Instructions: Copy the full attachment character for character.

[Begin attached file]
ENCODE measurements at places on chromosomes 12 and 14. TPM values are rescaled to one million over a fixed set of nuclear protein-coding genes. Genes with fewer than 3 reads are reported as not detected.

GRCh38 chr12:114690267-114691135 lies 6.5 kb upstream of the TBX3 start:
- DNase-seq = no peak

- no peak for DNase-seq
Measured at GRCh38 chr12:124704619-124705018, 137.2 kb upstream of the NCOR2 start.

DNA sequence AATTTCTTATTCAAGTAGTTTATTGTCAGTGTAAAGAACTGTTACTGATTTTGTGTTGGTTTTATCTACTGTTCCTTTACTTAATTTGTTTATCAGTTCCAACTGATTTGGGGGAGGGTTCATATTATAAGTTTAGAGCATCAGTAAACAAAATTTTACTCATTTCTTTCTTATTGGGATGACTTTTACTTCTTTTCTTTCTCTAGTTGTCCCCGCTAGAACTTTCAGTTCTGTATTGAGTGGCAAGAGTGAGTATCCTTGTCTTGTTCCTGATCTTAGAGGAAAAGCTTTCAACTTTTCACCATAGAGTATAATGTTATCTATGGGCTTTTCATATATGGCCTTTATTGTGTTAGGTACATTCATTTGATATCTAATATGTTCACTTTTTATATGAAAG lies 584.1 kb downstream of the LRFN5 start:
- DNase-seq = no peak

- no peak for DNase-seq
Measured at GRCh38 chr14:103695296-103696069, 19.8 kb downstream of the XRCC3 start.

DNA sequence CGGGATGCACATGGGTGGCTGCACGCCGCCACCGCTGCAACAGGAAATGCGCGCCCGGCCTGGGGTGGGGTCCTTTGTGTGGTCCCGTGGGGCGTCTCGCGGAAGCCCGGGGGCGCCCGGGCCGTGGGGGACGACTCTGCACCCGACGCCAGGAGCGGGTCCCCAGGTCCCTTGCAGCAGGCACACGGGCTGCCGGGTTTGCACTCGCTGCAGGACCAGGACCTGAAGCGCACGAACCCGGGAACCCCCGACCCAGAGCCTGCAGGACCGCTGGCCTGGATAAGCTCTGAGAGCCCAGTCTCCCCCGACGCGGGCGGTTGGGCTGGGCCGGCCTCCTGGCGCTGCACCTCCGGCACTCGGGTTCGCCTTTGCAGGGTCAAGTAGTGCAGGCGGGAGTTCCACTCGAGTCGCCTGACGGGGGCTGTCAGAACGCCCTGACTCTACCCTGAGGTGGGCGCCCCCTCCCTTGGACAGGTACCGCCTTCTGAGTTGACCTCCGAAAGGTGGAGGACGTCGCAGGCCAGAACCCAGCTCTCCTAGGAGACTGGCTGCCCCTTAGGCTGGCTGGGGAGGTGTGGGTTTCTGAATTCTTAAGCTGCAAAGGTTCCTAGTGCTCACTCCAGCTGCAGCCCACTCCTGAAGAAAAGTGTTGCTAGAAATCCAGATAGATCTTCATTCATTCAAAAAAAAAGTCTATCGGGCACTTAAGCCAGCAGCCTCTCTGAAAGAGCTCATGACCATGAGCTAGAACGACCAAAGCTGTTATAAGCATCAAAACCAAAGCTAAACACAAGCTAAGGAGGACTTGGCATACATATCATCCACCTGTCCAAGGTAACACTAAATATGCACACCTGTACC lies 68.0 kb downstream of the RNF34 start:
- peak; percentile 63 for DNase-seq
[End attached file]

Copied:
ENCODE measurements at places on chromosomes 12 and 14. TPM values are rescaled to one million over a fixed set of nuclear protein-coding genes. Genes with fewer than 3 reads are reported as not detected.

GRCh38 chr12:114690267-114691135 lies 6.5 kb upstream of the TBX3 start:
- DNase-seq = no peak

- no peak for DNase-seq
Measured at GRCh38 chr12:124704619-124705018, 137.2 kb upstream of the NCOR2 start.

DNA sequence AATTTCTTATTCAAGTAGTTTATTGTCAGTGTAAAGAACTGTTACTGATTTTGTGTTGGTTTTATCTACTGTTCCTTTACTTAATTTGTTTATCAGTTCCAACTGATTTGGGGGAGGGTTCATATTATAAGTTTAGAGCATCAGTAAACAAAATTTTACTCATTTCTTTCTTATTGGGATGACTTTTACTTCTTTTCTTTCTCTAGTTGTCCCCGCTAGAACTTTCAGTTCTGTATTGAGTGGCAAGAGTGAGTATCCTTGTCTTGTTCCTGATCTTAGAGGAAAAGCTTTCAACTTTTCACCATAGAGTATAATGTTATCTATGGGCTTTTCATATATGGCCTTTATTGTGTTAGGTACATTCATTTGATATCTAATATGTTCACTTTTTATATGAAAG lies 584.1 kb downstream of the LRFN5 start:
- DNase-seq = no peak

- no peak for DNase-seq
Measured at GRCh38 chr14:103695296-103696069, 19.8 kb downstream of the XRCC3 start.

DNA sequence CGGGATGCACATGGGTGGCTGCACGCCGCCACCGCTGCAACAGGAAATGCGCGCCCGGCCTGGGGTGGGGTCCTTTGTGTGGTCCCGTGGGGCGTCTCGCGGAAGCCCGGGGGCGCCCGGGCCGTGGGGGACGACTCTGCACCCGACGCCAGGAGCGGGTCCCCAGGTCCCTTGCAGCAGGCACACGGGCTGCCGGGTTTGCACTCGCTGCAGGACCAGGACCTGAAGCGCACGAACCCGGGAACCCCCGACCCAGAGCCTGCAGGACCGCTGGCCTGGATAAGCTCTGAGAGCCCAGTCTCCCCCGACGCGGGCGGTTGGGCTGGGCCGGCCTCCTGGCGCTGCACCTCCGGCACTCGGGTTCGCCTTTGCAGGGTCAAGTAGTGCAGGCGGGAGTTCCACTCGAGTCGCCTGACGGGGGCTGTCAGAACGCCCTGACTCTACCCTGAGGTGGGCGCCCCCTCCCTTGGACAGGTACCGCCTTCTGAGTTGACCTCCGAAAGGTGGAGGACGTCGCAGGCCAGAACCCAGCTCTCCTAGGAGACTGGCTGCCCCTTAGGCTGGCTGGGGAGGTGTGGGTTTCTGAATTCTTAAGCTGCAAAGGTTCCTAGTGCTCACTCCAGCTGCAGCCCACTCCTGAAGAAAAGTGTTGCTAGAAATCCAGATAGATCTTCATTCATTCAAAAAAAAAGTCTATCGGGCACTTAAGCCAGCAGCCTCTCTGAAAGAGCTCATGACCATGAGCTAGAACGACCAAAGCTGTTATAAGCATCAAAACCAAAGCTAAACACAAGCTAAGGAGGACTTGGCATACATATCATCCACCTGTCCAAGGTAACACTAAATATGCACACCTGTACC lies 68.0 kb downstream of the RNF34 start:
- peak; percentile 63 for DNase-seq